I kicked back with Jason Kirk, aka the Tennessee Spaceman, and his buddy Allie (sp?) from Memphis last night. Jason is now THE tournament coverage guy for Bluff magazine and got here Monday to cover the main event.
We played some SNGs with some of the fellows who had busted out of the main event as the 590 player field was cut to 200 by day’s end. One of those, Gary Gibbs, finished 10th in the main event of the World Poker Open in Tunica in January. (Allie took 15th in said tournament.) He was eliminated by Gavin Smith in a hand that has been much discussed in the poker world since it was played, a hand in which Gibbs rivered a straight and Smith rivered a flush. Rather than try to explain it here for the uninformed, I’ll send you to this link for a comprehensive examination of the hand:
As Gibbs explained to us Monday night, “Gavin was playing for the takeaway and I knew where he was. He didn’t know where I was, but I didn’t know his suit.”
Not surprising in a SNG that featured two final table finishers from Tunica and several participants in the main event in Reno, I did not cash.
I spent most of Tuesday at the Peppermill, playing in a poker and blackjack tournament (though not at the same time), but saw T.J. Cloutier and Mark Seif playing craps before I left. Jason told me T.J. busted out this morning.
His craps play is legendary. I believe Andy Bloch wrote something on his WPT Fan Web site to the effect that if you haven’t been asked by T.J. for a loan you haven’t really arrived in the poker world.
“T.J., you roll more sevens than anyone alive,” I heard someone say as I passed the craps table on the way to catch the shuttle bus.
I was relaxing in my hotel room this evening when I got a call from Natalie, Hoyt Corkins’ girlfriend. The reception was garbled, but I made out that they were in the poker room. So I threw on my shoes and headed downstairs to find Hoyt without his trademark cowboy hat. Clad in a baseball cap and leather jacket, he was chewing on a cigar while sitting in the ten seat in a $25-$50 blinds no limit game. To his right sat Lee Markholt and in the five seat was Kenna James, getting a deep back massage.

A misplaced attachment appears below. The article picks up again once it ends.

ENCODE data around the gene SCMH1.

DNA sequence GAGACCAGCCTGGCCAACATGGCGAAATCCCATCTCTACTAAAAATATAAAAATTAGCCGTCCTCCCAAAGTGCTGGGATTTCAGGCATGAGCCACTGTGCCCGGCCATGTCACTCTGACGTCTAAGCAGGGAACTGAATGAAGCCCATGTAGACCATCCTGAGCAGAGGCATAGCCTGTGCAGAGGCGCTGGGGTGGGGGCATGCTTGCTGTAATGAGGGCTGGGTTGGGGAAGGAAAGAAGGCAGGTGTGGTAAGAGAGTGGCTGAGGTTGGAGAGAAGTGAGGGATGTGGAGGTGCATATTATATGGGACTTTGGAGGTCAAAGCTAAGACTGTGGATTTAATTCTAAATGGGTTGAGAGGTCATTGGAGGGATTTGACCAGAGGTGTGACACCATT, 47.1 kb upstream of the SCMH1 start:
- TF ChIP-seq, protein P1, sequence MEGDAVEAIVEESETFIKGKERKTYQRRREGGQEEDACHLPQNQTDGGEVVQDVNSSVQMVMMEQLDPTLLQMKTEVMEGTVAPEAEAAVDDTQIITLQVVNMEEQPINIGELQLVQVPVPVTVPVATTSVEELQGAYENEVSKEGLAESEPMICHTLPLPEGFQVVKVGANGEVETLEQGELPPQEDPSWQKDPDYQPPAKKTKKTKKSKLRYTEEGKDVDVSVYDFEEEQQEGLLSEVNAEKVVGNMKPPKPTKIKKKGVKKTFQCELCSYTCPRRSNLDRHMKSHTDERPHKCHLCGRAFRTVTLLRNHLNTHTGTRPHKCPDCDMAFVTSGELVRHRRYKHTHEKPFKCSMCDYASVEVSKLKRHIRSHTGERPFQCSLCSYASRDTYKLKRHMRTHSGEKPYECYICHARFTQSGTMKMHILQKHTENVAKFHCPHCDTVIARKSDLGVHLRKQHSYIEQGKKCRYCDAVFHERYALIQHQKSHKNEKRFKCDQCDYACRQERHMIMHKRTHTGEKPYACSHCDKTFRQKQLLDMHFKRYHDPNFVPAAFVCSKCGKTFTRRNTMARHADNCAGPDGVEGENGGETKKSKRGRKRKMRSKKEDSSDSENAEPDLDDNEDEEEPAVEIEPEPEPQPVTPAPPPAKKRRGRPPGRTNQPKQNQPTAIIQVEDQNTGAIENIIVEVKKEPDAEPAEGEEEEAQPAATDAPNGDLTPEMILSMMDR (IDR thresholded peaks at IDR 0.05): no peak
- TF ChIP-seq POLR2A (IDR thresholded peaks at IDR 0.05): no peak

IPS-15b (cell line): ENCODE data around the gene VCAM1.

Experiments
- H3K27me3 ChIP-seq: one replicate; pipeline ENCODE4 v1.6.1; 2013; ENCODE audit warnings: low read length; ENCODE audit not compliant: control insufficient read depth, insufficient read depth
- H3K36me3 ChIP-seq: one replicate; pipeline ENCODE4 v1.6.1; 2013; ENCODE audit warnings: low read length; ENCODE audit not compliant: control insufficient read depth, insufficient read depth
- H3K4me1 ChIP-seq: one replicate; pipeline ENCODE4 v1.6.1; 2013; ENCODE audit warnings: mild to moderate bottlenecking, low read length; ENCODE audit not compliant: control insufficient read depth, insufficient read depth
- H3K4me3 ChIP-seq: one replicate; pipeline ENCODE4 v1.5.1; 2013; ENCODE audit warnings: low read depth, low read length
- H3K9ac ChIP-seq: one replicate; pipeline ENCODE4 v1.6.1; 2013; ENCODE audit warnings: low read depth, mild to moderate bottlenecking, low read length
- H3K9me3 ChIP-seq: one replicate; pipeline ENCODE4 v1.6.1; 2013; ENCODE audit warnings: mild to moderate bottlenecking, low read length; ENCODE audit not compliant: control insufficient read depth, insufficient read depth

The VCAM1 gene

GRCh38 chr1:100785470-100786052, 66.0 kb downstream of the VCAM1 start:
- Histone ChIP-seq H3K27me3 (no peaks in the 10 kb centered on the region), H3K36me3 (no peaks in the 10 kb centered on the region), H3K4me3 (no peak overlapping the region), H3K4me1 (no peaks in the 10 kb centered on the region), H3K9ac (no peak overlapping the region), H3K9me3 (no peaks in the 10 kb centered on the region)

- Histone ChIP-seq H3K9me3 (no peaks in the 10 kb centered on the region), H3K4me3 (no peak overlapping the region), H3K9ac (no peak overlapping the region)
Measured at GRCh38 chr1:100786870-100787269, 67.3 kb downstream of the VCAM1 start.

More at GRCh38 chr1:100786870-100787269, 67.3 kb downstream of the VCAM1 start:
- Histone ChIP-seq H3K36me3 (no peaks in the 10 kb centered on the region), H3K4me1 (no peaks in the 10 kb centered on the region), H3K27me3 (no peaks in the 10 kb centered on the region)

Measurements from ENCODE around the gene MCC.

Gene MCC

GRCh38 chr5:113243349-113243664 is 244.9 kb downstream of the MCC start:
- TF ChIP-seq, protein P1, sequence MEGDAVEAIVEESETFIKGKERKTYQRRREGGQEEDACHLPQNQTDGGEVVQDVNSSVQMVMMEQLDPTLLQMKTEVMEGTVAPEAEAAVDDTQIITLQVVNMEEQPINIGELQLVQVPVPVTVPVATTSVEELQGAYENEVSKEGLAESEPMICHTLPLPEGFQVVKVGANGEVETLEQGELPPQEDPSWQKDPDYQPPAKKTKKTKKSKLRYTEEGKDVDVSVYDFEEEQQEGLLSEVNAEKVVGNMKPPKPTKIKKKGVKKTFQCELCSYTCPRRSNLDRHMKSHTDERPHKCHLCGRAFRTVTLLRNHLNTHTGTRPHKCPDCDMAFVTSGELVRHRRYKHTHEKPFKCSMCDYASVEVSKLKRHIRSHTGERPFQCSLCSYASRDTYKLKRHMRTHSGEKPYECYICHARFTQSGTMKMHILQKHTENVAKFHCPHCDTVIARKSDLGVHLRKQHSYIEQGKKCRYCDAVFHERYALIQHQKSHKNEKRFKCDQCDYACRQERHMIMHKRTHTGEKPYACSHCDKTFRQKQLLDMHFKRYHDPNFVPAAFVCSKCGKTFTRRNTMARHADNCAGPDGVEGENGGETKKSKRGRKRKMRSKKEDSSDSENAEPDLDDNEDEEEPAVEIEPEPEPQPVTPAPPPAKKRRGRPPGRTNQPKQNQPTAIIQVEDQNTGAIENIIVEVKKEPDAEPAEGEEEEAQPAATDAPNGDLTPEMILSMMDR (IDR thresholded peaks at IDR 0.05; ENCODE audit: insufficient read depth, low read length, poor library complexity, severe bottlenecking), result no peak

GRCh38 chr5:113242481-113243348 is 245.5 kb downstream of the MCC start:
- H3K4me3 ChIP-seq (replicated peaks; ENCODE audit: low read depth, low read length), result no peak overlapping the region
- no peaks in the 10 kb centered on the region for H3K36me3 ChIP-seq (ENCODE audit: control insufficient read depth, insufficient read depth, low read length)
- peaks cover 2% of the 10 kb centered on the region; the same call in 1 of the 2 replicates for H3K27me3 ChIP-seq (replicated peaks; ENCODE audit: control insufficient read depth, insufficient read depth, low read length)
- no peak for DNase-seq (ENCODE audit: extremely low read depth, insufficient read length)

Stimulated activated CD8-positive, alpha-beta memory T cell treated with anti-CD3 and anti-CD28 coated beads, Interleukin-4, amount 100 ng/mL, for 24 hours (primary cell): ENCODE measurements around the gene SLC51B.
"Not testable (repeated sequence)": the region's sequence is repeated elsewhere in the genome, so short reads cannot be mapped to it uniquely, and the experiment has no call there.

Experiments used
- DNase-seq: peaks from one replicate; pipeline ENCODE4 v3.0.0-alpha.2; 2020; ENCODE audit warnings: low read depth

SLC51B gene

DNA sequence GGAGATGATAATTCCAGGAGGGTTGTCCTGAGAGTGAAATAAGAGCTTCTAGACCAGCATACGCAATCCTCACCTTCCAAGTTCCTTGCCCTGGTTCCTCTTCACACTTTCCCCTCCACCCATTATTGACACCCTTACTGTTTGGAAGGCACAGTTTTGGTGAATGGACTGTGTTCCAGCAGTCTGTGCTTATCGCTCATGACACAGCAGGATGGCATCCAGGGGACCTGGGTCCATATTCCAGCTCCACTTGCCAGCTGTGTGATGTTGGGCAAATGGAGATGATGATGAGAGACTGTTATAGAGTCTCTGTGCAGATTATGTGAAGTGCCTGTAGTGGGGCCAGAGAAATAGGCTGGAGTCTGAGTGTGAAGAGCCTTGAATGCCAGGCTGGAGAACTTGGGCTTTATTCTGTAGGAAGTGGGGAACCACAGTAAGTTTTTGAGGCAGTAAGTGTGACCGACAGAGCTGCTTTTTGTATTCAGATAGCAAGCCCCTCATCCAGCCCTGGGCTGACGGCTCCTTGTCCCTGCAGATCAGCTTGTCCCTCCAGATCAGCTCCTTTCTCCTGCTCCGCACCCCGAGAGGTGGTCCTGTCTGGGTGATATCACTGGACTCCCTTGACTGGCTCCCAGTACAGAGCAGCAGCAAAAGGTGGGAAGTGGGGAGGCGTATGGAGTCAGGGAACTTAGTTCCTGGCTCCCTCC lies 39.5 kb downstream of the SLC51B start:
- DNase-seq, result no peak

In the first hand I observed, Kenna raised under the gun to $400. The action moved to Hoyt and he tossed in $1,600 in chips. The action returned to Kenna, who thought for a moment.
“How much you got behind you Hoyt?” he asked.
Hoyt picked up his stack of hundreds and did a quick mental count.
“Ten thousand,” he replied.
“I raise,” Kenna said. He counted out thirty Benjamins and dropped them into the pot.
Hoyt thought for a minute and then picked up his stack of hundreds as if to call or raise before tossing his cards into the muck.
“Your kings are good,” he said.
I didn’t want to bother Hoyt in the middle of a game, but he welcomed me to sit beside him and ask some questions. So I took Natalie’s seat as she went to Johnny Rocket’s for a milkshake and began prying.
His initial answers were simple and amusing. What’s the hardest part about life on the circuit? Losing. What’s the best part? Winning. Hoyt laughed as he answered.
He explained further.
“When you’ve got your confidence and you can feel things and you’re in the zone,” he said. “That’s the good part about poker.”
“Making a bluff and catching that magic card.” I thought immediately of the trips he made against Phil Hellmuth at the World Poker Finals a few years ago that had the Poker Brat fuming.
Hoyt used to focus on Omaha, and his only WSOP bracelet was in that game back in the 1980s. Back in his cattle farming days, Hoyt played a lot of Omaha in Tunica and Philadelphia, Miss. He finally decided to play no limit hold’em.
“When I saw the TV coverage of the tournaments kick in I thought I would give it a shot,” he said.
Now NLHE is his focus and he loves it.
“It really is the Cadillac of poker. I has a lot of moves and it changes so much.”
Suddenly our interview was interrupted.
“Are you being interviewed?” a played I didn’t recognize called out from the three seat. “You know we’re going to needle you now.”
“I’m from Alabama too,” I told the guy. “So don’t give him too hard a time.”
I asked Hoyt what’s the hardest part about the travel.
“I couldn’t make it without Natalie,” he said. “She takes care of the planning and the packing. Half the time I don’t know what airline we’re flying on.”
He believes having someone to take care of the travel arrangements gives him a small edge.
“Every small edge helps,” he said. “I just come and play poker.”
Hoyt said he plays about 30 major tournaments a year, a mix that includes perhaps 10 World Poker Tour events, 12 World Series of Poker tournaments and a handful of WSOP Circuit events.
“I try to keep the tournaments down because they are mentally draining,” he said.
His advice to young aspiring pros: “If you’re going to school, stay in school. Forget about it.”
That statement is a testament to how difficult it can be to make it on the poker tournament circuit. Hoyt believes some people are born with the ability to succeed while others are not.
“There’s a lot of people trying, but there’s not too many make it,” he said. “The odds are not good.”